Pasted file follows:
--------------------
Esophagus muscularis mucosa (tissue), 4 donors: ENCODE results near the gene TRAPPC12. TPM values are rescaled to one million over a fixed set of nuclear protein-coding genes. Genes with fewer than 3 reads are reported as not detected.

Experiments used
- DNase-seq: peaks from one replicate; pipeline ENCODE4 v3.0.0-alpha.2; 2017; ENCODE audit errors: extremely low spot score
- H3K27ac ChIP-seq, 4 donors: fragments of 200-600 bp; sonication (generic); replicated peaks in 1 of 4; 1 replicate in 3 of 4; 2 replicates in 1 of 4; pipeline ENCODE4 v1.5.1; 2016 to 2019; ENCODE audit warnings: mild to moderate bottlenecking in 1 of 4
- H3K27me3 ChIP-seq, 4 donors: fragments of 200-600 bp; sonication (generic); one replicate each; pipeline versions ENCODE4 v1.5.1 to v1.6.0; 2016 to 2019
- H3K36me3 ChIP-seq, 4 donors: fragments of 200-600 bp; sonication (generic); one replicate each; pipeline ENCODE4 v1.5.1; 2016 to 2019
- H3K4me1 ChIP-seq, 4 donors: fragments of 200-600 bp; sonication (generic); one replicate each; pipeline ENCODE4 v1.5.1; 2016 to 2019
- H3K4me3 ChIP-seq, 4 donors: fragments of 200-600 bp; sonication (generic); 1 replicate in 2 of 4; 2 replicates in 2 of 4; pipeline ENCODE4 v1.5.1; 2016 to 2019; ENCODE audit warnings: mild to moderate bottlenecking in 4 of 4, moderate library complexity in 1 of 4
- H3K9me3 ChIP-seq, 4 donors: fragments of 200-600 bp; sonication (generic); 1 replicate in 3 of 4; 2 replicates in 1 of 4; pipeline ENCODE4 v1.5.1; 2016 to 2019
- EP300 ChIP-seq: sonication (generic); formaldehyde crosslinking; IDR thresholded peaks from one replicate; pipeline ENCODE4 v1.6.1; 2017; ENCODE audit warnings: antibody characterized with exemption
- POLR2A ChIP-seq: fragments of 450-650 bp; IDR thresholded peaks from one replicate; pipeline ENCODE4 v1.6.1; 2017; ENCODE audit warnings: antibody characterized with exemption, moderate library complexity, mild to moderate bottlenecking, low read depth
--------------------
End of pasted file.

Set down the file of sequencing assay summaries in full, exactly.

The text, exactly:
Esophagus muscularis mucosa (tissue), 4 donors: ENCODE results near the gene TRAPPC12. TPM values are rescaled to one million over a fixed set of nuclear protein-coding genes. Genes with fewer than 3 reads are reported as not detected.

Experiments used
- DNase-seq: peaks from one replicate; pipeline ENCODE4 v3.0.0-alpha.2; 2017; ENCODE audit errors: extremely low spot score
- H3K27ac ChIP-seq, 4 donors: fragments of 200-600 bp; sonication (generic); replicated peaks in 1 of 4; 1 replicate in 3 of 4; 2 replicates in 1 of 4; pipeline ENCODE4 v1.5.1; 2016 to 2019; ENCODE audit warnings: mild to moderate bottlenecking in 1 of 4
- H3K27me3 ChIP-seq, 4 donors: fragments of 200-600 bp; sonication (generic); one replicate each; pipeline versions ENCODE4 v1.5.1 to v1.6.0; 2016 to 2019
- H3K36me3 ChIP-seq, 4 donors: fragments of 200-600 bp; sonication (generic); one replicate each; pipeline ENCODE4 v1.5.1; 2016 to 2019
- H3K4me1 ChIP-seq, 4 donors: fragments of 200-600 bp; sonication (generic); one replicate each; pipeline ENCODE4 v1.5.1; 2016 to 2019
- H3K4me3 ChIP-seq, 4 donors: fragments of 200-600 bp; sonication (generic); 1 replicate in 2 of 4; 2 replicates in 2 of 4; pipeline ENCODE4 v1.5.1; 2016 to 2019; ENCODE audit warnings: mild to moderate bottlenecking in 4 of 4, moderate library complexity in 1 of 4
- H3K9me3 ChIP-seq, 4 donors: fragments of 200-600 bp; sonication (generic); 1 replicate in 3 of 4; 2 replicates in 1 of 4; pipeline ENCODE4 v1.5.1; 2016 to 2019
- EP300 ChIP-seq: sonication (generic); formaldehyde crosslinking; IDR thresholded peaks from one replicate; pipeline ENCODE4 v1.6.1; 2017; ENCODE audit warnings: antibody characterized with exemption
- POLR2A ChIP-seq: fragments of 450-650 bp; IDR thresholded peaks from one replicate; pipeline ENCODE4 v1.6.1; 2017; ENCODE audit warnings: antibody characterized with exemption, moderate library complexity, mild to moderate bottlenecking, low read depth